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PFO Closure

Patent foramen ovale (PFO) is an embryonic defect, seen in up to 25% of adults¹, that has been associated with increased risk of ischemic, cryptogenic stroke. It is defined as an opening in the septum between the atria that acts as a conduit for emboli from the deep veins of the pelvis or legs to the brain. Closure of a PFO may prevent paradoxical embolus from passing through a PFO and thereby reduce the risk of recurrent stroke.

Amplatzer 2x

PFO closure is a same-day, out-patient procedure performed under general anesthesia or conscious sedation in a heart catheterization laboratory. The catheter-based procedure involves making a very small skin incision, guided by fluoroscopy and intracardiac echocardiography, typically in the right groin area, and inserting a catheter to guide the Amplatzer™ PFO Occluder through the blood vessels to close the PFO within the patient’s heart.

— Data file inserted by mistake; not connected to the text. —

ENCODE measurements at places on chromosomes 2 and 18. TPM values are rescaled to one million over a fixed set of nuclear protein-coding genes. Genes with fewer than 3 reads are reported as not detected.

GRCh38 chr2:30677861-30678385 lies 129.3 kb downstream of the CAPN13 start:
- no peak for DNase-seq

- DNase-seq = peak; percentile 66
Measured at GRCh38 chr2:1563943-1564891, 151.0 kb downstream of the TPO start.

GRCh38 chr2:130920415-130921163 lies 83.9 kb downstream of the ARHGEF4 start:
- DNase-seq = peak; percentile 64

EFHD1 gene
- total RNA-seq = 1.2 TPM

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Over 130,000 patients treated worldwide²

Patients were first treated with the Amplatzer™ PFO Occluder in 1997. Over two decades later, over 130,000 patients have been treated worldwide.²

  1. Kent, D.M and Thaler, D.E. Is Patent Foramen Ovale a Modifiable Risk Factor for Stroke Recurrence? Stroke, 2010. DOI:10.1161/STROKEAHA.110.595140.
  2. Internal data. Data on-file at Abbott.
MAT-2003153 v2.0 | Item approved for U.S. use only.

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